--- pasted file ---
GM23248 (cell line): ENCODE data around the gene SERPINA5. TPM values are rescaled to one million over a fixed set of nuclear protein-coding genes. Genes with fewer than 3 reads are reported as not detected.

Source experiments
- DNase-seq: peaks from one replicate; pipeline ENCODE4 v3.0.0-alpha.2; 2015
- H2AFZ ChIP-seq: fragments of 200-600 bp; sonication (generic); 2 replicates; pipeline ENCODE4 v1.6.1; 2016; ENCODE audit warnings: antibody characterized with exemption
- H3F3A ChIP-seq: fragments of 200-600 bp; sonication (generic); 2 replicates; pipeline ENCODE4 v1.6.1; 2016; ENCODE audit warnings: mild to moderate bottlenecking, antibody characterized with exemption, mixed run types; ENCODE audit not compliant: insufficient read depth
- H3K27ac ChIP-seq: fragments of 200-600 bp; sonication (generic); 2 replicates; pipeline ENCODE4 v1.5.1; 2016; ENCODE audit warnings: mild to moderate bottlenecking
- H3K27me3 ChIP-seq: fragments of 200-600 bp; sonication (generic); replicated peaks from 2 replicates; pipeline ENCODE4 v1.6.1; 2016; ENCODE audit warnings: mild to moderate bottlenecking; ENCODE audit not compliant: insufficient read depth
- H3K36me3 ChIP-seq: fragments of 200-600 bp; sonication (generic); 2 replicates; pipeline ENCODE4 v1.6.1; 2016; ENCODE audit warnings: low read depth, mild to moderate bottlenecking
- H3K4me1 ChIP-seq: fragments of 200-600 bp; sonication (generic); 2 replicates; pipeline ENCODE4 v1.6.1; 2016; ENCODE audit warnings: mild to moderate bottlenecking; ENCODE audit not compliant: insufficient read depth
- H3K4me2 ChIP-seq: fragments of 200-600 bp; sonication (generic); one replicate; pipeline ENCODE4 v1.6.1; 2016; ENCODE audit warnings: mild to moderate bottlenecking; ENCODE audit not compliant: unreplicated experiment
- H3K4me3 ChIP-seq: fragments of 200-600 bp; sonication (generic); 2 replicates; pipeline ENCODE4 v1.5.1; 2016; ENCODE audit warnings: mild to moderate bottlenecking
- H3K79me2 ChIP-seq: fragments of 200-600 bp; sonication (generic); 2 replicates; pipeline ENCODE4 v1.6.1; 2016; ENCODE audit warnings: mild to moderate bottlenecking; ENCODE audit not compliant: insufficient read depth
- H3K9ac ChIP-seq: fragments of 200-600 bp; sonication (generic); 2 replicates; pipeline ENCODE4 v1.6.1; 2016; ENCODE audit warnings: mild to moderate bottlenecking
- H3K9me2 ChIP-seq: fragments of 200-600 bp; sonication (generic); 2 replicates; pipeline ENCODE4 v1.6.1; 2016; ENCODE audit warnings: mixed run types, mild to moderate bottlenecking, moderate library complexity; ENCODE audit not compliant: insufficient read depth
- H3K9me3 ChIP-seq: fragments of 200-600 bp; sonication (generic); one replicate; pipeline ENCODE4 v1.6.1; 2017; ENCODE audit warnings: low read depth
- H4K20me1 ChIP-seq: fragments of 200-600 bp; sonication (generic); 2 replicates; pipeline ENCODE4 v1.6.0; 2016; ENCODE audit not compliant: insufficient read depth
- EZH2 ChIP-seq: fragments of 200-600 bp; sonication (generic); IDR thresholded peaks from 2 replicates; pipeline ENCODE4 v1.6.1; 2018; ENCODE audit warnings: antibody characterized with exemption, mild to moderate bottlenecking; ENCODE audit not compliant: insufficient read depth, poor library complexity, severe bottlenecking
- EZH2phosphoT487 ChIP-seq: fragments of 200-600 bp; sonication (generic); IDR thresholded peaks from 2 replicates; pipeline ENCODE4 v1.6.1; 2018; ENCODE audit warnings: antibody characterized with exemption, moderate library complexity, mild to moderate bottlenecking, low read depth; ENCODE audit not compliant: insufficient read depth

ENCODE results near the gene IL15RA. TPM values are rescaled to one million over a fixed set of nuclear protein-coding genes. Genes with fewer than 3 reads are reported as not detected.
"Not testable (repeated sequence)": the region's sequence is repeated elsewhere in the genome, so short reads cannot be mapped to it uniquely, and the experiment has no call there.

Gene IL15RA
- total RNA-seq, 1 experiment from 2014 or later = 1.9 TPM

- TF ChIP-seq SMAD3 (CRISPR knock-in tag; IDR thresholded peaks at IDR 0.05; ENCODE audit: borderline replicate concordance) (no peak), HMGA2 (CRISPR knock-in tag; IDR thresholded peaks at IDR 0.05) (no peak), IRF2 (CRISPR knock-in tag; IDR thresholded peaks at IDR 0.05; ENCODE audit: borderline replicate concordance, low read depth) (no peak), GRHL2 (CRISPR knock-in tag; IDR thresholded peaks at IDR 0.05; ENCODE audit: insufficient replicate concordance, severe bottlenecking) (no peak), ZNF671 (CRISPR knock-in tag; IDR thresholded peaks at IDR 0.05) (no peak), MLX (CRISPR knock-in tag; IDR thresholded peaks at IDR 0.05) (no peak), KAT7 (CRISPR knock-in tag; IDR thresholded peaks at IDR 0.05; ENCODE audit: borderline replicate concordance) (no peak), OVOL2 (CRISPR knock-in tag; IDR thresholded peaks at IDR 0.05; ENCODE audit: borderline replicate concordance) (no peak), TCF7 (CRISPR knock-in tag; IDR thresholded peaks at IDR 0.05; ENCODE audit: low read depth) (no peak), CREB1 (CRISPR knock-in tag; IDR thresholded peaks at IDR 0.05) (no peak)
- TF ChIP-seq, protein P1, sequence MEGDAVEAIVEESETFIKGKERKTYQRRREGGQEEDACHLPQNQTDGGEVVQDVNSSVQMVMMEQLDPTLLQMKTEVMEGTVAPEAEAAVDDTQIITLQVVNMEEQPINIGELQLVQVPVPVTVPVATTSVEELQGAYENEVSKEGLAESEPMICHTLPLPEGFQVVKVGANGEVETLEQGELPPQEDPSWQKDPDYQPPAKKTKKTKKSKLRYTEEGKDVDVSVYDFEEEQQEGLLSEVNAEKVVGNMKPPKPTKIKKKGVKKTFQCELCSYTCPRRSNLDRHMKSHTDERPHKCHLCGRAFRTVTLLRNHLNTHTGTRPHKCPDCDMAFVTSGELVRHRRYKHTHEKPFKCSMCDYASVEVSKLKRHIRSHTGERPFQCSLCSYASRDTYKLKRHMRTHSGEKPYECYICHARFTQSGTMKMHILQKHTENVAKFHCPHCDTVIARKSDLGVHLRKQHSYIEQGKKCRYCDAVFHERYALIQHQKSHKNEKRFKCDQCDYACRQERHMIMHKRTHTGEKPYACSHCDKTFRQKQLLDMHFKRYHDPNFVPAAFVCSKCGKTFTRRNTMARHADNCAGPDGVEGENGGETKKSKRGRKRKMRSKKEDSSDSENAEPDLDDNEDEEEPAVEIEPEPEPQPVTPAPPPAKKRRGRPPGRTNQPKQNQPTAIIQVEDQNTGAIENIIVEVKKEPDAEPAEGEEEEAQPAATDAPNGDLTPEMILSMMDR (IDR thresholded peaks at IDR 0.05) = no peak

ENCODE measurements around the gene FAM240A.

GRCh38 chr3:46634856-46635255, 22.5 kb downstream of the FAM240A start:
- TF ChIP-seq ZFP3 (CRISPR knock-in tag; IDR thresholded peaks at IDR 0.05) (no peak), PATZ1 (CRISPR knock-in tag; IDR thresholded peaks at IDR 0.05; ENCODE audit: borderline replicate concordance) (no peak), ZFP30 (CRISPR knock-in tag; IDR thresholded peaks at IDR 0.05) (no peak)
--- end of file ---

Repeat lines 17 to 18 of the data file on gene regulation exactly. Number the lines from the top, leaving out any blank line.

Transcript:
- EZH2 ChIP-seq: fragments of 200-600 bp; sonication (generic); IDR thresholded peaks from 2 replicates; pipeline ENCODE4 v1.6.1; 2018; ENCODE audit warnings: antibody characterized with exemption, mild to moderate bottlenecking; ENCODE audit not compliant: insufficient read depth, poor library complexity, severe bottlenecking
- EZH2phosphoT487 ChIP-seq: fragments of 200-600 bp; sonication (generic); IDR thresholded peaks from 2 replicates; pipeline ENCODE4 v1.6.1; 2018; ENCODE audit warnings: antibody characterized with exemption, moderate library complexity, mild to moderate bottlenecking, low read depth; ENCODE audit not compliant: insufficient read depth